The business of health equity: The Marmot review for industry

This report “The business of health equity: The Marmot review for industry” was released by authors from The Institute of Health Equity and the Legal & General group to emphasise the vital roles businesses play in shaping the conditions in which people live and work and, as a result, their health.

The role of business in influencing positive health outcomes – for better or for worse – has not historically been a major part of the debate around public health. ‘Health & Safety’ is mainly about safety. Business however needs to lean in and take action. Our businesses are more productive if we have workforces which are physically and mentally well.

Businesses have both positive and negative impacts on health: through employment practices; through goods, services and investments; and through their impacts on communities and the environment. This report shows
concrete, practical ways through which focusing on these three domains can be a force for good in improving health and reducing health inequalities. Reducing harmful impacts of businesses and enhancing their positive contribution is vital for health and wellbeing. Underlying this report is the recognition that business can and should be a partner for good in creating healthier societies, the report calls on companies to act on the social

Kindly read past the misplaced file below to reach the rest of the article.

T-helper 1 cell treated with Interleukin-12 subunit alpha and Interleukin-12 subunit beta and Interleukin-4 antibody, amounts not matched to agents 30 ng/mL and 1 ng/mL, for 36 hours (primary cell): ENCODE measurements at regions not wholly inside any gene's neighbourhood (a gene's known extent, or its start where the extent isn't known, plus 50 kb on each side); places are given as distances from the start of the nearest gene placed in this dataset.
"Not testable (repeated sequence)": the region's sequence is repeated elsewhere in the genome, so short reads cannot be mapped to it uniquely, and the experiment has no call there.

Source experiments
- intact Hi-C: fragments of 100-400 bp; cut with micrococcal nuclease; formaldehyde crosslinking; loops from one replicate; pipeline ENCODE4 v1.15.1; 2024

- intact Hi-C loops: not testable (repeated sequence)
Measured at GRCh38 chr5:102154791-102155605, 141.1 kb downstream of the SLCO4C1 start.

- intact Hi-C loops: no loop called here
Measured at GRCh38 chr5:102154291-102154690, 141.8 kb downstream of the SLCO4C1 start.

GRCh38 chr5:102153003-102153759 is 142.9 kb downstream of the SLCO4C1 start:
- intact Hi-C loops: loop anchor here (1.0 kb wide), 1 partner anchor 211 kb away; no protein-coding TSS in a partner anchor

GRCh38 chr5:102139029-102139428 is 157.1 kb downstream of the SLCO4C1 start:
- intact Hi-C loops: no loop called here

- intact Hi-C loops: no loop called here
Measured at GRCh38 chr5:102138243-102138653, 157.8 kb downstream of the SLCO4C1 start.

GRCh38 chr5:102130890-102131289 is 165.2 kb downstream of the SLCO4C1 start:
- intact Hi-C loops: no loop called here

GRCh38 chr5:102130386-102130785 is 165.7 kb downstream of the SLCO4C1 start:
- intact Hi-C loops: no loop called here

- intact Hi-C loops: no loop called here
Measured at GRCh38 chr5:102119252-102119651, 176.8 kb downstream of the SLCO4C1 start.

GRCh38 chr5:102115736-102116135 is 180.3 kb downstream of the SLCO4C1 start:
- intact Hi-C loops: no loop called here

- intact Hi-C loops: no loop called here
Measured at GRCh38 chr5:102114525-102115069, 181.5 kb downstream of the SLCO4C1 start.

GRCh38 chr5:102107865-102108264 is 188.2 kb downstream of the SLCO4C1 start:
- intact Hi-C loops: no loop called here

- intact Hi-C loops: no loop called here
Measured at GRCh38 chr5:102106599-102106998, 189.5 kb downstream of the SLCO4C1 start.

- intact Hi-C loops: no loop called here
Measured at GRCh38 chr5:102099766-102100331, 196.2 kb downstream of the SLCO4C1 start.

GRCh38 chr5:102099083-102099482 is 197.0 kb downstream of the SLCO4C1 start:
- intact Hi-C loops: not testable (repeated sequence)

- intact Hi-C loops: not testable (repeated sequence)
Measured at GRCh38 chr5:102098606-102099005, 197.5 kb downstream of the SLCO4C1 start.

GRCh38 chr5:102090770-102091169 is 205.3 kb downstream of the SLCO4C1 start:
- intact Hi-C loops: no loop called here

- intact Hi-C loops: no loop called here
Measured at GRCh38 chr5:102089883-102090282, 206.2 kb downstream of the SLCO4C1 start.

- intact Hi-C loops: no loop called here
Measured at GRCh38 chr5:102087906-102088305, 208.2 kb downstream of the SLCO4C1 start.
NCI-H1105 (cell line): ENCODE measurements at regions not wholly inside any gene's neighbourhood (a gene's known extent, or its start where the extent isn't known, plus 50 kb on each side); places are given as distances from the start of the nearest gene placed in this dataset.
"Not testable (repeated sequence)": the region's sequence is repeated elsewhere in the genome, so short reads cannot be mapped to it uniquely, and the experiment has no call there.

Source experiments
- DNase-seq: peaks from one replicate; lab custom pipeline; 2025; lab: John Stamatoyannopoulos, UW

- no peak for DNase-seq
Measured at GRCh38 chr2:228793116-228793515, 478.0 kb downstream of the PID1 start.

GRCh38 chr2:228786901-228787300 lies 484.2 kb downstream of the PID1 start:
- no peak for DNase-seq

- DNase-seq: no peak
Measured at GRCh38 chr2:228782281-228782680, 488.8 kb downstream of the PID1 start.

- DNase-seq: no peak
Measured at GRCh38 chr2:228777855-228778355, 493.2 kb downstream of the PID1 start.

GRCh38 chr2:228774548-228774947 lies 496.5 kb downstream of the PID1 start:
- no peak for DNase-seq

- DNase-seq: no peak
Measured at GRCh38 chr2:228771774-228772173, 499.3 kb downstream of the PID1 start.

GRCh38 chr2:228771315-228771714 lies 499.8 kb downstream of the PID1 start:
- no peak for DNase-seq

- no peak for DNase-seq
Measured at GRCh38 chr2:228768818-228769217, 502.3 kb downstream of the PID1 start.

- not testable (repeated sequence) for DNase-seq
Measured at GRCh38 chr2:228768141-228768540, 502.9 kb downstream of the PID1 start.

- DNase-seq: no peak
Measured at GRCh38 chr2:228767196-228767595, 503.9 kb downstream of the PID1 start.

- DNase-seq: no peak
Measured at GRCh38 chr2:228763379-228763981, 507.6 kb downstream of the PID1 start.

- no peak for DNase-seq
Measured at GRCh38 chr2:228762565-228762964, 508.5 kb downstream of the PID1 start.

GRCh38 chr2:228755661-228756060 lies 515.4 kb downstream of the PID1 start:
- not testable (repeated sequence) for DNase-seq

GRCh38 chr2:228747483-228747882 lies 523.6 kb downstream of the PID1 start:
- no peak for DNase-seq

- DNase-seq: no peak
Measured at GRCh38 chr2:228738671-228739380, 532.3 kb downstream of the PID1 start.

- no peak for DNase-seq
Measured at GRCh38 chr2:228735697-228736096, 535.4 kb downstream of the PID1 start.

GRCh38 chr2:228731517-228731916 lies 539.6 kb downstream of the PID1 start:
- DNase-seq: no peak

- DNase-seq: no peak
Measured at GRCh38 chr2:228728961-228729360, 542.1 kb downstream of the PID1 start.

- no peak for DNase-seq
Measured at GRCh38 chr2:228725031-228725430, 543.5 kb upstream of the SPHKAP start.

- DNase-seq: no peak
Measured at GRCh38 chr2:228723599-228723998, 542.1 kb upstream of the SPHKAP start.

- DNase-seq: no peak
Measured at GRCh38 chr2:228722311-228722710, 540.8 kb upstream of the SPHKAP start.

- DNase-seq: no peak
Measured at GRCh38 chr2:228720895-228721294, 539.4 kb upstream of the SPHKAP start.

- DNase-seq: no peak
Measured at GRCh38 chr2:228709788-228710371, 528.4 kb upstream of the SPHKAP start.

determinants of health, not to gain competitive advantage, but because reducing health inequalities is the right thing to do.

Find the full report (in English) here. 

Data Sources, Governmental / Institutional / Public Health Statutory Body Document, Policy & Policy Analysis, Research
Employment, occupational health, adult education, youth employment, Financial security, social protection, social inclusion, access to care, poverty, Governance, Health in All Policies, Economy of Wellbeing, Health Impact Assessment, sustainable development, Groups that experience vulnerability: women, ethnic minorities, LGBTI+, migrants, disability, Mental health, addiction, Non-communicable diseases, alcohol, nutrition, obesity, cancer, smoking, physical activity

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